Towards the treatment of diabetics with Covid-19? Since the beginning of the pandemic, it has been noted that the risk of developing severe forms is closely linked to certain factors, such as age, hypertension, obesity and diabetes. The latter, for example, considerably increases the risk of death after an infection: according to the French Coronado study, which analyzed the fate of diabetic patients hospitalized with Covid-19, mortality in this population is 11.2% at seven days after infection. and 20.6% in 28 days. But while this increased risk had already been highlighted in April 2020, experts were still not sure how to explain it. This has just changed thanks to a study by the University of Michigan (United States) published on September 21, 2021 in PNAS.
A cytokine storm out of control
One of the main mechanisms by which Covid causes severe forms is the famous cytokine storm, which causes hyperinflammation of blood vessels and organs. This storm occurs when the body tries to control the virus, but fails, initiating an escalation in which the immune cells release too many pro-inflammatory cytokines, which instead of neutralizing the virus will cause damage to the body. This inflammatory excess is particularly present in diabetics, causing higher mortality.
By studying human cells from infected diabetic patients and diabetic mice infected with another coronavirus (which causes hepatitis in rodents), the researchers found that this storm is exacerbated in diabetics due to a drop in blood pressure. Expression of an enzyme involved in epigenetic modifications, SETDB2. Normally, this enzyme modifies histone 3 adding three methyl groups (CH3) to lysine at position 9, resulting in the repression of the expression of several inflammatory genes. In diabetics, underexpression of SETDB2 results in uncontrolled expression of these inflammatory genes, exacerbating the inflammation caused by the virus. “Coronavirus infection and type 2 diabetes represent a double whammy … allowing for dysregulated inflammation,” the authors summarize.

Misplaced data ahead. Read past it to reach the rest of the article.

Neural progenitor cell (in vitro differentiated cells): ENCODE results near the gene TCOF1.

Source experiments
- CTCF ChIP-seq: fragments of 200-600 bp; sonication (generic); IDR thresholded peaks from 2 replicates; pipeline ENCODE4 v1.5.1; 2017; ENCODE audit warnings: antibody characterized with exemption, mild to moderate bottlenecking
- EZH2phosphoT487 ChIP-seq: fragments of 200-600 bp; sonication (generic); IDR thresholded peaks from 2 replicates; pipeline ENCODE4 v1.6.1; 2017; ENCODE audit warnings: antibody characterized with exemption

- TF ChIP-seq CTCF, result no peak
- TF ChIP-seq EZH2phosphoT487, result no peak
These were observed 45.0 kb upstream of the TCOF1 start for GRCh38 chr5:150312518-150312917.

Interferon treatment could be the solution
The authors also noted that levels of interferon beta (IFNβ), a cytokine released by the immune system during infection, were lower in infected diabetic patients, compared to those infected but without diabetes. It has already been proposed that a low level of this type 1 interferon could be a marker of people at high risk of developing severe forms, which, on the other hand, would produce more pro-inflammatory cytokines such as interleukins. And the treatment of Covid-19 with interferon has already been tested in the WHO Solidarity trial, without success.
But the verdict could be different for diabetic patients. Because the authors observed that SETDB2 expression increased in infected diabetic cells after treatment with interferon beta. Thus decreasing the expression of inflammatory genes and, consequently, the inflammation caused by this cytokine storm.